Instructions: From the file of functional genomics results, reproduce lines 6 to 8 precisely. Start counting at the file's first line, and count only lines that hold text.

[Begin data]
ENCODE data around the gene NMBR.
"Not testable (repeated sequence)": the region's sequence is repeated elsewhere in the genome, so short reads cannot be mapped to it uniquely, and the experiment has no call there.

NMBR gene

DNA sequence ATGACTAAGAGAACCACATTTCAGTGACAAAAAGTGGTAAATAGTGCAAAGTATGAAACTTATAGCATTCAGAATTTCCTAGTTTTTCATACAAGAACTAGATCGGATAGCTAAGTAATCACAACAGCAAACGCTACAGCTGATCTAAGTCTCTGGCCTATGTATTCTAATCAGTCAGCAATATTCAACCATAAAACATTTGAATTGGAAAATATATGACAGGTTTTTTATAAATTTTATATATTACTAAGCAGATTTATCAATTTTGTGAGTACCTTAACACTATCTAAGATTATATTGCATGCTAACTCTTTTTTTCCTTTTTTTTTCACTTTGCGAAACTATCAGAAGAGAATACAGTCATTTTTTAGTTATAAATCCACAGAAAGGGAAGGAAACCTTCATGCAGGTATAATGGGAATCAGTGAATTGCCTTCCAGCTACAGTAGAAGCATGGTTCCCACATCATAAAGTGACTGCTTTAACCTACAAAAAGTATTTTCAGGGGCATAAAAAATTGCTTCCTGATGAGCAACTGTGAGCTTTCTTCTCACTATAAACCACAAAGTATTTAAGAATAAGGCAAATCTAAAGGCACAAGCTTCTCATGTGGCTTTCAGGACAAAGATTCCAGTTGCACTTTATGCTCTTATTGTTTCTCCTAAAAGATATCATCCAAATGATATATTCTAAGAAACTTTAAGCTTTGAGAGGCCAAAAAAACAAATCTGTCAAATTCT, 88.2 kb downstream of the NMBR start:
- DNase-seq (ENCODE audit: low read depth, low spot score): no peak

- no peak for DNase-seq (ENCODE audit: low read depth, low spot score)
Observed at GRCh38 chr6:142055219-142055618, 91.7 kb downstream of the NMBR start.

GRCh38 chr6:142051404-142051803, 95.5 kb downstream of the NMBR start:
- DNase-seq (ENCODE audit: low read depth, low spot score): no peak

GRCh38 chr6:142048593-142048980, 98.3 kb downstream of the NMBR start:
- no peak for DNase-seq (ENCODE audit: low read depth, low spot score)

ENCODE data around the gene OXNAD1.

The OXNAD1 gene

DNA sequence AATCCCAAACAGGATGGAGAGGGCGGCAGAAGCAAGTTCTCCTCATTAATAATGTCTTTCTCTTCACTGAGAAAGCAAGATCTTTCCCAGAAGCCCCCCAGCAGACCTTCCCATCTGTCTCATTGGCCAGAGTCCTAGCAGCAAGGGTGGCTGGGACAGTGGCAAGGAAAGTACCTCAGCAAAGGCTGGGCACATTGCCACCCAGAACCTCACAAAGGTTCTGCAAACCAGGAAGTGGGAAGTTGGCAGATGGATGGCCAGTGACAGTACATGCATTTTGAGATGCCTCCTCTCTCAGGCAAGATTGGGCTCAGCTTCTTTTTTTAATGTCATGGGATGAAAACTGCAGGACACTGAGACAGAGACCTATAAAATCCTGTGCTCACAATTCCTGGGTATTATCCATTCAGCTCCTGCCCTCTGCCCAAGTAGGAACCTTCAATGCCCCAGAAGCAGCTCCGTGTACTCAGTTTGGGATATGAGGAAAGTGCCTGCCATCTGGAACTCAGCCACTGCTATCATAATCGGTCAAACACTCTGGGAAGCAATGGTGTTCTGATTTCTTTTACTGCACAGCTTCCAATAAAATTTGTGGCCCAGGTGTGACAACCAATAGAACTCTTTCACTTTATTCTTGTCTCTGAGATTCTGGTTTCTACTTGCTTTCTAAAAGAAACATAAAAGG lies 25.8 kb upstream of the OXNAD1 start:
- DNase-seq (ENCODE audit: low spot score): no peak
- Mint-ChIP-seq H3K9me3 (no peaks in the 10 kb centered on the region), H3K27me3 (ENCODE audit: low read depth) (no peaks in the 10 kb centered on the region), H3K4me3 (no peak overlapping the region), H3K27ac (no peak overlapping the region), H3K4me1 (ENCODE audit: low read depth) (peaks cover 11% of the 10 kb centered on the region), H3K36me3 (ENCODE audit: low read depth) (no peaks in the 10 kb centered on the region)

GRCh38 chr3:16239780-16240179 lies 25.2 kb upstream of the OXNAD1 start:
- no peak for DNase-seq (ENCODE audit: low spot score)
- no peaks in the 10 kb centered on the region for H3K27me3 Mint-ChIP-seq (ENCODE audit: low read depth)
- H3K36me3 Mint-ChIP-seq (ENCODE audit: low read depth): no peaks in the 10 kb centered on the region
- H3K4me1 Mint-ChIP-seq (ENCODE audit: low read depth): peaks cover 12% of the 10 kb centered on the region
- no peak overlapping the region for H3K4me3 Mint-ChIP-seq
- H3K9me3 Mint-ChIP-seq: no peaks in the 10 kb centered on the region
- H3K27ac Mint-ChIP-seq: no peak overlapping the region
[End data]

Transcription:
- no peak for DNase-seq (ENCODE audit: low read depth, low spot score)
Observed at GRCh38 chr6:142055219-142055618, 91.7 kb downstream of the NMBR start.

GRCh38 chr6:142051404-142051803, 95.5 kb downstream of the NMBR start: